Whether we are aware of it or not, we all have monsters living underneath our beds. The only difference between then and now is that we no longer believe them to be located outside of us, and the problem with this is that – unseen, private, individual – we have also stopped sharing them, having given up hope that they can be killed. We have grown out of calling in the aid of a parent. We have long since realised that checking and receiving confirmation that ‘said monsters’ are not present tonight or are gone for good is good enough. We know they are still there. We constantly feel and see them. And we know, without needing to be told, that they are inside and not outside of us.

    So, What Do We Do?

    The most common way of suppressing and silencing monsters is to attempt to deny their existence: drinking coffee and alcohol, smoking cigarettes and pot, taking and injecting drugs, bingeing on and abstaining from food…. We seek all manner of narcotic and harmful substance or behaviour, looking to suppress our discomfort and inner dis-ease in manifold external ways. And I won’t even try to deny that we are all fairly successful for a while. We must be to have developed the addiction (whether fixed or flexible, conscious or not) in the first place.

    Take me, for example: why do I drink coffee every day when I know that I mostly end up regretting it? Why do I continue to chase the temporary high it gives me even while I know the inevitable crash that will follow?

    We are all, in our own way, a self-fulfilling prophecy, and we all hold within us the power to cure or to confirm all of our ills.


    If we can commit to the responsibility of regular practice, incorporating a process like Imagineering, Guided Visualisation, Meditation, Self-Hypnosis, Art or Writing Therapy, EFT or Matrix Reimprinting into our daily lives, taking time out to converse with our inner selves, committing to the work that needs to be done, we can dramatically improve upon the quality of our lives.

    So, although I have only touched on the surface of what we suffer and what can be done in aid of it, I urge you to take it upon yourselves to explore and investigate your imagination in full. The pictures and words in your mind are a gift. Harness them. Honour them. Let them out and play with them. Laugh and cry with them. Talk. Argue. Make up. With regular maintenance, that landscape can become your closest and your most loyal friend.


    Anxiety, for instance, is often the result of unresolved traumas (events incurred in our close or distant past).

    Physical injuries usually have a story to tell.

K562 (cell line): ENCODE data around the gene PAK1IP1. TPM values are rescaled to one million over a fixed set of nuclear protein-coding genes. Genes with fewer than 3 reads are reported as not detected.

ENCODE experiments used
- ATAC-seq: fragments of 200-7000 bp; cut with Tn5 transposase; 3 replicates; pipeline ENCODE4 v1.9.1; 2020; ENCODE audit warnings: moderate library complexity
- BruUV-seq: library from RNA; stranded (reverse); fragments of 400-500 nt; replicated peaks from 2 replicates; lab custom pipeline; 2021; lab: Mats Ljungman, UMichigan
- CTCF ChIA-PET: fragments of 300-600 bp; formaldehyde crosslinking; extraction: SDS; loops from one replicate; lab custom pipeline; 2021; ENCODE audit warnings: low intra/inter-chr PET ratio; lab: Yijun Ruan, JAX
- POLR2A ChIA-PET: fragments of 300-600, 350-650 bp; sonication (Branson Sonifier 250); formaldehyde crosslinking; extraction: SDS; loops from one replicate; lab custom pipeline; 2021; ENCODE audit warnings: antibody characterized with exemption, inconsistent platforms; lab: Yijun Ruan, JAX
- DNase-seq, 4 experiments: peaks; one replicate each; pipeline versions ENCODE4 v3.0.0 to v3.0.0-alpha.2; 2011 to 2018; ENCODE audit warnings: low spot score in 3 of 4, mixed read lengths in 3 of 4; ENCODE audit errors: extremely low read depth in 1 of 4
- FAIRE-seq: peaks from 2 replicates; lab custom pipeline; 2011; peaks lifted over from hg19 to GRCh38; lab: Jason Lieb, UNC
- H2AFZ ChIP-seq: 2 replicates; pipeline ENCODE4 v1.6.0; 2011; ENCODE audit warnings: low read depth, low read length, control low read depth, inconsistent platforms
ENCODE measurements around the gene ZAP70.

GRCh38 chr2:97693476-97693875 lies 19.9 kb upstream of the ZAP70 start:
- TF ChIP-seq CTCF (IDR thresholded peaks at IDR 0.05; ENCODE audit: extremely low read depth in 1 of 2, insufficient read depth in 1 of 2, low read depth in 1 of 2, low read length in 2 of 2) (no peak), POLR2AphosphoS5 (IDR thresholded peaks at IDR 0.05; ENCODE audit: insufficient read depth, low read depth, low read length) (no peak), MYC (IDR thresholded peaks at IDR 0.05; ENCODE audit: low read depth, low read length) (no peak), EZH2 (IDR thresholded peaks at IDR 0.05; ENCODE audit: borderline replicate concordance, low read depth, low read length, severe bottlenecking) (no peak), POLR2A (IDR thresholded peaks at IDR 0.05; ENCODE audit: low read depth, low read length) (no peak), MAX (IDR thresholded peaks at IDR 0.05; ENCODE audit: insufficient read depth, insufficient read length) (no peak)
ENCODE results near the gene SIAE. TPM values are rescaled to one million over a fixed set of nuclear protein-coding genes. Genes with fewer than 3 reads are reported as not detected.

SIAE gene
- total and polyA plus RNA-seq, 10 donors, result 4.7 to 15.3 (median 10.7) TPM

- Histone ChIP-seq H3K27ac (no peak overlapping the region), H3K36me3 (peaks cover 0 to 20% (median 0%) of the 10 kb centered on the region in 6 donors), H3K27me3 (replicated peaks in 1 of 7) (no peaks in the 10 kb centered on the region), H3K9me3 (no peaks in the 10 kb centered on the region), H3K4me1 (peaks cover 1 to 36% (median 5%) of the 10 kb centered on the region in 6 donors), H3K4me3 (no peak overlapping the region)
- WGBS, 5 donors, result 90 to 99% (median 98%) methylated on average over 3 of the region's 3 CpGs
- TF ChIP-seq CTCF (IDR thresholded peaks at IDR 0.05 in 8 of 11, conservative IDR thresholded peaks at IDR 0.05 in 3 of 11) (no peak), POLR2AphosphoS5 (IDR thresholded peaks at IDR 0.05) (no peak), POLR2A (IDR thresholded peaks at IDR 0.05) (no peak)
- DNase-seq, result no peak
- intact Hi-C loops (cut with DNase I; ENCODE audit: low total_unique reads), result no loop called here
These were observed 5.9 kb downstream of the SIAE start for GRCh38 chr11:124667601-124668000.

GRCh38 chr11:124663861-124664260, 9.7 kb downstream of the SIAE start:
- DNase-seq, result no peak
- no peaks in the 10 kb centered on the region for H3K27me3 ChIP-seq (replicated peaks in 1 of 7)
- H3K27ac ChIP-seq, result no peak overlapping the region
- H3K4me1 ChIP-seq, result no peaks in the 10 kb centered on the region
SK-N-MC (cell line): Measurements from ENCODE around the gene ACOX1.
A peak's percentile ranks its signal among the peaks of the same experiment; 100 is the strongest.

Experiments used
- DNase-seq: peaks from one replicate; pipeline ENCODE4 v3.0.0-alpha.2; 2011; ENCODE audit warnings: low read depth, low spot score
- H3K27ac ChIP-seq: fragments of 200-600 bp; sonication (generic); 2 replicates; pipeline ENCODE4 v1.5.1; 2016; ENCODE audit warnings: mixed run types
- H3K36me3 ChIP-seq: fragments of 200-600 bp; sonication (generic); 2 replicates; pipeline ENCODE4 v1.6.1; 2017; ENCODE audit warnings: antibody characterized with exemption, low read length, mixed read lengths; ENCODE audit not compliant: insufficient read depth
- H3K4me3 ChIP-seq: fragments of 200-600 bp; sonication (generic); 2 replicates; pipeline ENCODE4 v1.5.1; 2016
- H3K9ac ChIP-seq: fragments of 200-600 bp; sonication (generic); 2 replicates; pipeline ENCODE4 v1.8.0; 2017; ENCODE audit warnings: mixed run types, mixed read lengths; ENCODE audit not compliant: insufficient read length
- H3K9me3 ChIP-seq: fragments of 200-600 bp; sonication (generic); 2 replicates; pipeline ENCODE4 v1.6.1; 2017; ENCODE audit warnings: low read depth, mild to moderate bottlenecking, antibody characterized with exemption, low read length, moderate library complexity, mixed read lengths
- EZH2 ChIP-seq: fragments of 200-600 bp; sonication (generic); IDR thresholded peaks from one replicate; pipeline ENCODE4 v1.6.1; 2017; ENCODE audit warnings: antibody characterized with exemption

If we educate ourselves to the messages being presented by our bodies and take it upon ourselves to do regular monthly maintenance, clearing it all out, sweeping the bad and the useless and the detrimental away, we can (in theory and indeed in practice too) keep ourselves happy and healthy.

    The Power of Art

    Can art heal? And is it possible to measure how effective art as therapy really is? Let me take these two questions one at a time…


    Birdcage Girl ~ Hsia-Ono Cheng

    1) Can art heal?

    I have believed in the power of art and art as therapy for many years – as (no doubt) have many of you. Art as therapy is not a new concept. It has been practiced for centuries, both consciously and unconsciously, by artists and hobbyists and a small number of clients and patients fortunate enough to have doctors and therapists of foresight.

    So why do they do it and what led them to it in the beginning?

    Artists draw and paint to discover, to uncover, to make sense of, to unearth and to extract. They treat their minds like gardens and know that they need to be maintained and watched. They plant. They watch grow. They weed. And they pull out. All the while understanding that there is a wealth of potential there, lying just beneath the surface, waiting for them to find it.

    Simultaneously, they also understand that this is a place of demons and monsters, holding within it considerable harm and, while some are successful in their attempts to keep it clear and to make it beautiful, others (sadly) are not. Which is why there are as many victories out there as there are tragedies.

    Hobbyists, on the other hand, dabble: knitting, stitching, quilting, sketching and carding, etc. Turning their attention to the process of craft, they escape into a world of silence, entering into a meditative state where time passes without recognition and stress and anxiety are (if not permanently, then at least temporarily) alleviated.